Interview with Kai-Uwe Behrmann

August 3, 2010, Author: Lucie Navrátilová, Categories: Design, Interview, Usability

Please, introduce briefly yourself and your projects in.

I am one of the OpenICC people, who try to make graphics and especially colour management under Linux more easy.

Why did you choose open source software and not the regular one?

To work in the open is a challenge as programmer. It is a very good exercise in many programming aspects. People can more easily compare your code with others, comment directly, translate or collaborate otherwise. As well code exchange can happen easily for complexer software without much administration overhead, provided the licenses allow for that.

What future do you see in libre software?

It is like a street or public place, which helps transporting and preserving ideas and concepts more easily. I expect this kind of software will continue in making a growing part of available software. Look at all sort of applications or operating system vendors. Large parts of the software stack consist of open source. The value add comes through new arrangements, improvements or specialised features. Without open source the IT world would not be as vital as it is today.

You are working on Oyranos, color management system. Will you tell us more?

The idea of Oyranos was born as many colour management stuff appeared to be repeating among applications and libraries. The ultimate goal when I begun Oyranos was to enable colour management for applications in a few steps.

But to get there we had to dive into many system parts and get an idea of how these pars shall work together. Many of the resulting experience went into concepts and later into conventions and public proposals. This took much more time than I initially thought. But it was and is absolutely necessary to get essential pieces in place.

Let me elaborate here as I think the technical side is not easily understandable by most users. However, you might skip to the next question, if you are not much technical interested.

A device like the monitor has several properties like brightness, colour primaries and so on among many non colour related ones, as, how it is connected to the computer or when it was manufactured. For detecting the colour related properties we have to first know of them and where they are, they are in a binary blob called EDID, then getting them, which involves several OS layers and learn to understand that data and translate that information to a ICC profile, which can be used by colour management aware software. As it stands the ICC profile to monitor association can still be improved.

That not enough, different software shall render colours equally, be it window decorations, file icons, movies or graphic layouts.
Thus we started with the concept of a colour managed desktop, which does the colour conversion for all applications even if they do not ask for it. But hey, some applications are more experts then others. So we need as well a way to place a hole in the colour corrected desktop in order to profile monitors and allow for application side colour corrections. I think you can imagine there are many layers and projects involved. To communicate among those, we created a set of conventions for each OS layer.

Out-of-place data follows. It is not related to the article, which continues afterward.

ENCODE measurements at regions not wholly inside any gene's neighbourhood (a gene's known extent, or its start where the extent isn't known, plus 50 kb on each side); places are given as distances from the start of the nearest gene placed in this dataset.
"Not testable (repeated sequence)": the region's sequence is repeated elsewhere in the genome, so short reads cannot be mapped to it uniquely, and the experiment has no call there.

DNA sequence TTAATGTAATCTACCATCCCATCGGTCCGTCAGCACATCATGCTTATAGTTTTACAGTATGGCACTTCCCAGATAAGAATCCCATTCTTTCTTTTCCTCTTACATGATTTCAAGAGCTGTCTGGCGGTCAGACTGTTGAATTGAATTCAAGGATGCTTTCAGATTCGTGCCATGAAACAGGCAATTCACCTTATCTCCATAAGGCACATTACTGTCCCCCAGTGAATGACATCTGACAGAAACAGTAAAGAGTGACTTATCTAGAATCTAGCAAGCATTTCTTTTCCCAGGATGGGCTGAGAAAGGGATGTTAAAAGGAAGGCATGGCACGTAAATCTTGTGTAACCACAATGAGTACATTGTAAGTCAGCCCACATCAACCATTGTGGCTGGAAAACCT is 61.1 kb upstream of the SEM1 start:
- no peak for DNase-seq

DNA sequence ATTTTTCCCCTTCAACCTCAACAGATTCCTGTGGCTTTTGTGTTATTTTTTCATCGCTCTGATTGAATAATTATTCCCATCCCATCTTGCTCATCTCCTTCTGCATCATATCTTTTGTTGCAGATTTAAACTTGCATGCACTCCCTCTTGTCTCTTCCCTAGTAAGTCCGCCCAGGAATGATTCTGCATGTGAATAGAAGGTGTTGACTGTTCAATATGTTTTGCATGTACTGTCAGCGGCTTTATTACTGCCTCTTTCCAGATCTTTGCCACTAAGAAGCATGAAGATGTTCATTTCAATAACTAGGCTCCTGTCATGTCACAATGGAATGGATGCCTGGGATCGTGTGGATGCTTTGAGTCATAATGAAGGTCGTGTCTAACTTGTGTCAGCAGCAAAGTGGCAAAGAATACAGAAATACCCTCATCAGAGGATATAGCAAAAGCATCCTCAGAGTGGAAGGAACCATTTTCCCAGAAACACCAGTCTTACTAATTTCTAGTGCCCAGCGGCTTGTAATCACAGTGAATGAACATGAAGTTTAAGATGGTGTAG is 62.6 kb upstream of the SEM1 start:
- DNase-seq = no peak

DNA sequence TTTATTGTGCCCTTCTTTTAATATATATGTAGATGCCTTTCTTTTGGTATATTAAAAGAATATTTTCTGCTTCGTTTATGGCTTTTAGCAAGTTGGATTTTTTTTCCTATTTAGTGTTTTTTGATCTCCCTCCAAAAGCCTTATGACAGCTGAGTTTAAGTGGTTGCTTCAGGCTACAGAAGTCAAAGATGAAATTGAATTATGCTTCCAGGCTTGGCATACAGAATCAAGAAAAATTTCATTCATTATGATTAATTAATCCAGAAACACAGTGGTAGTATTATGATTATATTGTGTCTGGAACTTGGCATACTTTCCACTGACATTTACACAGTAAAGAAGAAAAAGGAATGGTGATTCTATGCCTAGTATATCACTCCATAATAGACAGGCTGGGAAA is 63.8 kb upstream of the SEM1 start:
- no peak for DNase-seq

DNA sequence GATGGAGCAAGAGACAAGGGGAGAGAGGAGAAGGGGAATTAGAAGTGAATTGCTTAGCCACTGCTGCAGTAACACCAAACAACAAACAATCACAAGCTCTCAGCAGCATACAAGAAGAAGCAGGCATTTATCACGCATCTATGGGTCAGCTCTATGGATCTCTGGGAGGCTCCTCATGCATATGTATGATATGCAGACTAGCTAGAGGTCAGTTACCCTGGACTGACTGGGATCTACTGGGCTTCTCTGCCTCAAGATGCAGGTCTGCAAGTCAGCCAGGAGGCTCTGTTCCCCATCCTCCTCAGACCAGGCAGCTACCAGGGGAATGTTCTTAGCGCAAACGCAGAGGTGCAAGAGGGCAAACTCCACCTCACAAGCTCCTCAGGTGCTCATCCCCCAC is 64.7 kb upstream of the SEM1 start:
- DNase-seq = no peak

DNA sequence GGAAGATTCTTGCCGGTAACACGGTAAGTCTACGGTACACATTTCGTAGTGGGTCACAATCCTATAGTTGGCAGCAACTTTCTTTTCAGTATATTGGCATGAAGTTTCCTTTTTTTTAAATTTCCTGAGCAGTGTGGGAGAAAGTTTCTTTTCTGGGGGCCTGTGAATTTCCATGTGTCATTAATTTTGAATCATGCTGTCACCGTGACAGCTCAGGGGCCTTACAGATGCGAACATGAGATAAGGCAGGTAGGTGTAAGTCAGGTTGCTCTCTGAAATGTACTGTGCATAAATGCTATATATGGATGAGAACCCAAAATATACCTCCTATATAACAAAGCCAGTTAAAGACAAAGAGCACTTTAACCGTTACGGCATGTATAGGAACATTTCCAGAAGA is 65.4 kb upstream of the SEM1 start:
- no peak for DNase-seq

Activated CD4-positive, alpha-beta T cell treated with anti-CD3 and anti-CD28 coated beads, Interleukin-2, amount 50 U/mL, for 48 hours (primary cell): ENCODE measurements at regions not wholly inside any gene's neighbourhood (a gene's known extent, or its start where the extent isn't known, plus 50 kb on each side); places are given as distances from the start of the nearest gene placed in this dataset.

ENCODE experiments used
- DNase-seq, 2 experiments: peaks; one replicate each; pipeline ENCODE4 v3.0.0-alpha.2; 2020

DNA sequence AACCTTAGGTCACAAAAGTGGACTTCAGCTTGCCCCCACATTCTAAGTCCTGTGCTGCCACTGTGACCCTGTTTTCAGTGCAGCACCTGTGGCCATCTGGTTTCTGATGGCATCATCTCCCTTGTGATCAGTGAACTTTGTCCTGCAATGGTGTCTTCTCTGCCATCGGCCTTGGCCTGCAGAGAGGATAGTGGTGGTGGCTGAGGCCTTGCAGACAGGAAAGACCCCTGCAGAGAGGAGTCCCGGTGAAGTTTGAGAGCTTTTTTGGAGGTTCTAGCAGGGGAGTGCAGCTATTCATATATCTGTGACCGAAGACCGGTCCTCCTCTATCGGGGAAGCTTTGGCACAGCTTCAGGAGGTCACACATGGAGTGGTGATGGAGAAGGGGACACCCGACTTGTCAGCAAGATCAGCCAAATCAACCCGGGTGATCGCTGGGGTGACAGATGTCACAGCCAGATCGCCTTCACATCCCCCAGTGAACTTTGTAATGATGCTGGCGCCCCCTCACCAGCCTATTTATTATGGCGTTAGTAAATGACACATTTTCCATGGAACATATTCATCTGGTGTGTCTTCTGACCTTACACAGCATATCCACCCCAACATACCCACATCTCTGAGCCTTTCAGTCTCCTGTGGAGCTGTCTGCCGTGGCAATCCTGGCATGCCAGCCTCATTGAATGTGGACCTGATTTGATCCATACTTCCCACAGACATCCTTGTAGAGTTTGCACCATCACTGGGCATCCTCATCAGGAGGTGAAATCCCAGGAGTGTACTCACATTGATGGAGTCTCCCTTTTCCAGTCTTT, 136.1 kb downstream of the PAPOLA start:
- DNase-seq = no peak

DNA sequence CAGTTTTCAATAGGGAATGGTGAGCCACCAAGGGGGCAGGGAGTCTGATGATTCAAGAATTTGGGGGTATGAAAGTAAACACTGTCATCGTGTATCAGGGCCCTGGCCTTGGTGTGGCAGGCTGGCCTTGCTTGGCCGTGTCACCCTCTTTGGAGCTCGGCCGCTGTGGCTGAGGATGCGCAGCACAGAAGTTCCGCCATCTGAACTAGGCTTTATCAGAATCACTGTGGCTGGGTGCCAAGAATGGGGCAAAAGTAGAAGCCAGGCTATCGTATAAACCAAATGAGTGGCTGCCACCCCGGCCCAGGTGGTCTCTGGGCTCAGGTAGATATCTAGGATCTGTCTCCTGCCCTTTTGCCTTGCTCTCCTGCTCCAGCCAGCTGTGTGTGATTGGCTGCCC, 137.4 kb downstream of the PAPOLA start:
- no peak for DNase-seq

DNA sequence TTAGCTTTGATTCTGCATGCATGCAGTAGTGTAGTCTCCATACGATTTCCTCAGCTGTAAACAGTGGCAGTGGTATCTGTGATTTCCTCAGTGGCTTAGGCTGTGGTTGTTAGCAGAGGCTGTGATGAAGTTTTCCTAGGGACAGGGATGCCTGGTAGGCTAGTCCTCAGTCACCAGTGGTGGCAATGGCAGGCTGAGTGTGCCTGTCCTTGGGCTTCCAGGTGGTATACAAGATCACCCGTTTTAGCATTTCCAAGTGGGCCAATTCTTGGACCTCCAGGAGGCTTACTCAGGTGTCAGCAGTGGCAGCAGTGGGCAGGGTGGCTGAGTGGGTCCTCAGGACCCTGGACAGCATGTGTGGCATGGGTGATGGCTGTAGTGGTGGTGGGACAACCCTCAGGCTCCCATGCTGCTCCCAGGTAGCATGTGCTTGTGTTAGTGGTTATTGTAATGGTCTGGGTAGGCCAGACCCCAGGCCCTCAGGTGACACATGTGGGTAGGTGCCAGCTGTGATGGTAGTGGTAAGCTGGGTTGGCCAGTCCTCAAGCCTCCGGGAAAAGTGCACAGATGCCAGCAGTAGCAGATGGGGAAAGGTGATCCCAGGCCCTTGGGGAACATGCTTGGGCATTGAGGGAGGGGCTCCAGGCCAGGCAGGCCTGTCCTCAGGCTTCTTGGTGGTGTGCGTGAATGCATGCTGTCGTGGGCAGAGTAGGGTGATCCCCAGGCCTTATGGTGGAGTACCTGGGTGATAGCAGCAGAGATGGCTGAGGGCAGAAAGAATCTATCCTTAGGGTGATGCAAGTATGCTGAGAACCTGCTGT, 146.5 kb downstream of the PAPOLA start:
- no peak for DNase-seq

Oyranos is just one piece of software, which implements these conventions and provide an programming interface for them.

Most of our readers are photographers or designers. How can Oyranos help them?

Oyranos has some interesting technology inside. Through demonstrating the possibilities it inspires other software to expand on that ideas. Of course thats not very direct obvious.

You might benefit directly by being able to set colour related preferences across applications. Indirectly it helps by providing technology to other software, like multi monitor colour correction, which will be in the next release.

Do you use photos for your work?

I just like photos. That was initial to have worked on a image editor with HDR capabilities and a panorama creation application. So at least I am a bit involved. I find it always great to read that my programming work is helpful to others.

Do you want to tell something to our users?

A public statement? Fine, here we are …

As long as you ask around, what is the best and most comfortable, you act much like a consumer.
But open source is even more. You as a group of users have much more influence than with other distribution models like binary only software or remote online services. The questions are who owns what, and what does the owners do with it?
If you feel comfortable with the idea of owning your tools and having the right to modify them, you might feel comfortable with the independence open source can provide you as a group. You can even more rely on that as open source is not going away so easily through a financial crisis or bad management.

And some words about communication …
Voluntarily working programmers are much like artists. Without positive feedback they are often missing something essential. Much like a present without welcome is a bit on the lost side.
From my point of view as passionated user and as a programmer of a smaller project I think getting positive and constructively in touch with all kind of users is something really essential for volunteers as there is no number of sold installations.

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